Eating whole grains daily, such as brown rice or whole-wheat bread, reduces colorectal cancer risk, with the more you eat the lower the risk, finds a new report by the American Institute for Cancer Research (AICR) and the World Cancer Research Fund (WCRF). This is the first time AICR/WCRF research links whole grains independently to lower cancer risk.
Diet, Nutrition, Physical Activity and Colorectal Cancer also found that hot dogs, bacon and other processed meats consumed regularly increase the risk of this cancer. There was strong evidence that physical activity protects against colon cancer.
“Colorectal cancer is one of the most common cancers, yet this report demonstrates there is a lot people can do to dramatically lower their risk,” said Edward L. Giovannucci, MD, ScD, lead author of the report and professor of nutrition and epidemiology at the Harvard TH Chan School of Public Health. “The findings from this comprehensive report are robust and clear: Diet and lifestyle have a major role in colorectal cancer.”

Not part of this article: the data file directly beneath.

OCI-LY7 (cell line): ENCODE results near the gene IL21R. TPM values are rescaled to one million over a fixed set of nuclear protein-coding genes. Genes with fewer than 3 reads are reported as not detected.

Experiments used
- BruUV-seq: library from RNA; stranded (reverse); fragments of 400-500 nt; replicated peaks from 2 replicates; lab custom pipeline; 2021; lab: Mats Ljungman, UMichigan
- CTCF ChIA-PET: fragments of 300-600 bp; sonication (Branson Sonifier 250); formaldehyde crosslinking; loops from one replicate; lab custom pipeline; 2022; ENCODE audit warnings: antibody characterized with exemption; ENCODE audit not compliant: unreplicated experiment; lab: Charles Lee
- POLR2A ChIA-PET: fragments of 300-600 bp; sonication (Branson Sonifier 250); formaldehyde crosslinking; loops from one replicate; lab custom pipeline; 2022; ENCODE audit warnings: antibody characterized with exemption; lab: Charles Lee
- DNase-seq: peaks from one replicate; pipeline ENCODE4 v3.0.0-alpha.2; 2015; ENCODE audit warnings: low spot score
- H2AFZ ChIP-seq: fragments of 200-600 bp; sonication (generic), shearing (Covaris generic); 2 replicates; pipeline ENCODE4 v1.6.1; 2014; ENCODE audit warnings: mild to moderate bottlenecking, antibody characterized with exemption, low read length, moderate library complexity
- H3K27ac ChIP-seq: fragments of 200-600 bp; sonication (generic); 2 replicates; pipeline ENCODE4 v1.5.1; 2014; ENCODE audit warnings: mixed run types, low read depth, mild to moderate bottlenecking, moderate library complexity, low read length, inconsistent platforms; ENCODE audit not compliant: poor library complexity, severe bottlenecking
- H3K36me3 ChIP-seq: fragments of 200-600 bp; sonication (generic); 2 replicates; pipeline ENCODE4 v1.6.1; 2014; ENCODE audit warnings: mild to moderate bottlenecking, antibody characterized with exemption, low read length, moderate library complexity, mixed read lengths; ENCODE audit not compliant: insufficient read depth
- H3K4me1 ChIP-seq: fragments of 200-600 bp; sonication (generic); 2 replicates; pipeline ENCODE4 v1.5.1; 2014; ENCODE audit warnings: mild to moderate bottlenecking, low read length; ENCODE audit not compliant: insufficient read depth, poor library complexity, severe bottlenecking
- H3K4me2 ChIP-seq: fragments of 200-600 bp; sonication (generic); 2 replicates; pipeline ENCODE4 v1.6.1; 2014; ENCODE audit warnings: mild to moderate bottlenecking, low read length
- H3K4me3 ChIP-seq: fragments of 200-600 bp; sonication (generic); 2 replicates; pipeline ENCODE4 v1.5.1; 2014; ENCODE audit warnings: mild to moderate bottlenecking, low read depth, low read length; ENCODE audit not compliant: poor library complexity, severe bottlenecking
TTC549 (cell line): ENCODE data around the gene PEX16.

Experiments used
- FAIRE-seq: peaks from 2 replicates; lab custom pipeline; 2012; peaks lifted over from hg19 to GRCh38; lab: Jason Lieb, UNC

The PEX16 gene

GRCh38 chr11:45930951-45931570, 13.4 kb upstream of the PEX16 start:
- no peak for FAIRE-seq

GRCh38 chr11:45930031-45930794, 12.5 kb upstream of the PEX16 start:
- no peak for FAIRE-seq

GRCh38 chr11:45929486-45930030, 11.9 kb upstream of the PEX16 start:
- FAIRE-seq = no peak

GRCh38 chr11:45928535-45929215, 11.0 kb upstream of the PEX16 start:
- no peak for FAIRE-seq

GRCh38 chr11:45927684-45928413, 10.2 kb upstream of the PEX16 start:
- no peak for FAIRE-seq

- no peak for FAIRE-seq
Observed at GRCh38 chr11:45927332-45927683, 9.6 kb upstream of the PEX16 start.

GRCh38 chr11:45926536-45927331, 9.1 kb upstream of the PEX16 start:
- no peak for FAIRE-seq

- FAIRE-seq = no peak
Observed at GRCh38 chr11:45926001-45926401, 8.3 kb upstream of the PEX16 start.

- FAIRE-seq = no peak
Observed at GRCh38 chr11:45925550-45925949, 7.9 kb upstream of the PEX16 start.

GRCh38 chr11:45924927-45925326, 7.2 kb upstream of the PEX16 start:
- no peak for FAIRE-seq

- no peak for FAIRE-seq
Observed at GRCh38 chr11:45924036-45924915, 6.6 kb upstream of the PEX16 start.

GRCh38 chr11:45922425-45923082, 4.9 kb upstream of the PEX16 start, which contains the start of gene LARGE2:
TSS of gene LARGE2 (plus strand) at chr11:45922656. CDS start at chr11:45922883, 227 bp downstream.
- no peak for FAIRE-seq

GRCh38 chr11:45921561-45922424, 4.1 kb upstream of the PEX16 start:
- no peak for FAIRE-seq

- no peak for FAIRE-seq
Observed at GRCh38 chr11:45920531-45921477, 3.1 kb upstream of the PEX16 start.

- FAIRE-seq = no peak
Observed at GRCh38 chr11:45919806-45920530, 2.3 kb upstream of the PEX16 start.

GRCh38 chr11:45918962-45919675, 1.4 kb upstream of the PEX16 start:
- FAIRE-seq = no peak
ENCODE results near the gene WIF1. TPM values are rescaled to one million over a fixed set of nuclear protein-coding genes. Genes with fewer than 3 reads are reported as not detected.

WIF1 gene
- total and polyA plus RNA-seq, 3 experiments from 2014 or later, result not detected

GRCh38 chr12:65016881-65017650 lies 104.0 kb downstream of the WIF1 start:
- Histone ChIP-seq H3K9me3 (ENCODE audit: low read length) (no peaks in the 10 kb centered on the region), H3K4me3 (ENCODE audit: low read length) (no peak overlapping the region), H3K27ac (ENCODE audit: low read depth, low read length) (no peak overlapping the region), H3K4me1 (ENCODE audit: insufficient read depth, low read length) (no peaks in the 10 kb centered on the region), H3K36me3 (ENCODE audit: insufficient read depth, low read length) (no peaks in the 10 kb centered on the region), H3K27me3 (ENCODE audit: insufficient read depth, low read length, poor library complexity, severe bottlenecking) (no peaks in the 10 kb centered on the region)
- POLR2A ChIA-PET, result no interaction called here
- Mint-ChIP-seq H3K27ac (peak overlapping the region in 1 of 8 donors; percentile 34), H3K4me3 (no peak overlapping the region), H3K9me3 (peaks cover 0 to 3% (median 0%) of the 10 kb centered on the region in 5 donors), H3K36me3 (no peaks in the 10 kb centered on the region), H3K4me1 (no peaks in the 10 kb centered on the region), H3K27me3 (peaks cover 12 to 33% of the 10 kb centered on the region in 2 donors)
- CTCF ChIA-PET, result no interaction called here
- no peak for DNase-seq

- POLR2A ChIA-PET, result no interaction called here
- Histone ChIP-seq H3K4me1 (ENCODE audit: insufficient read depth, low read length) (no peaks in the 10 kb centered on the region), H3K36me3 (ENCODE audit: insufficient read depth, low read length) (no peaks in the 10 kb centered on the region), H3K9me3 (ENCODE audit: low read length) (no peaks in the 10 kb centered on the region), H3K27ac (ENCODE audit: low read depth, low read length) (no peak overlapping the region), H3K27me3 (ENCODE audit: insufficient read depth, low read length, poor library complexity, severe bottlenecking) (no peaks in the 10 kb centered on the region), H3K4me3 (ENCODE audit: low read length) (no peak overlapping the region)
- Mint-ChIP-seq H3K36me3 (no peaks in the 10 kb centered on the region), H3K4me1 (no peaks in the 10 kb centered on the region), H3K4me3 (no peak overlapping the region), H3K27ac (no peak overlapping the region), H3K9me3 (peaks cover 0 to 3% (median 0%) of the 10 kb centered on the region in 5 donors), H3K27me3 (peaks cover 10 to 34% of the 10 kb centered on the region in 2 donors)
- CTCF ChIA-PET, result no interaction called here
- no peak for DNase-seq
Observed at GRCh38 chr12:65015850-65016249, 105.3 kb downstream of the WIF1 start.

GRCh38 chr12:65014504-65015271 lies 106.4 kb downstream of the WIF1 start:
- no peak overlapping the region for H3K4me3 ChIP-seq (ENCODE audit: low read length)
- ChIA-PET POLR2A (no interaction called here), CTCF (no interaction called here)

The new report evaluated the scientific research worldwide on how diet, weight and physical activity affect colorectal cancer risk. The report analyzed 99 studies, including data on 29 million people, of whom over a quarter of a million were diagnosed with colorectal cancer.
Other factors found to increase colorectal cancer include:
- Eating high amounts of red meat (above 500 grams cooked weight a week), such as beef or pork
- Being overweight or obese
- Consuming two or more daily alcoholic drinks (30 grams of alcohol), such as wine or beer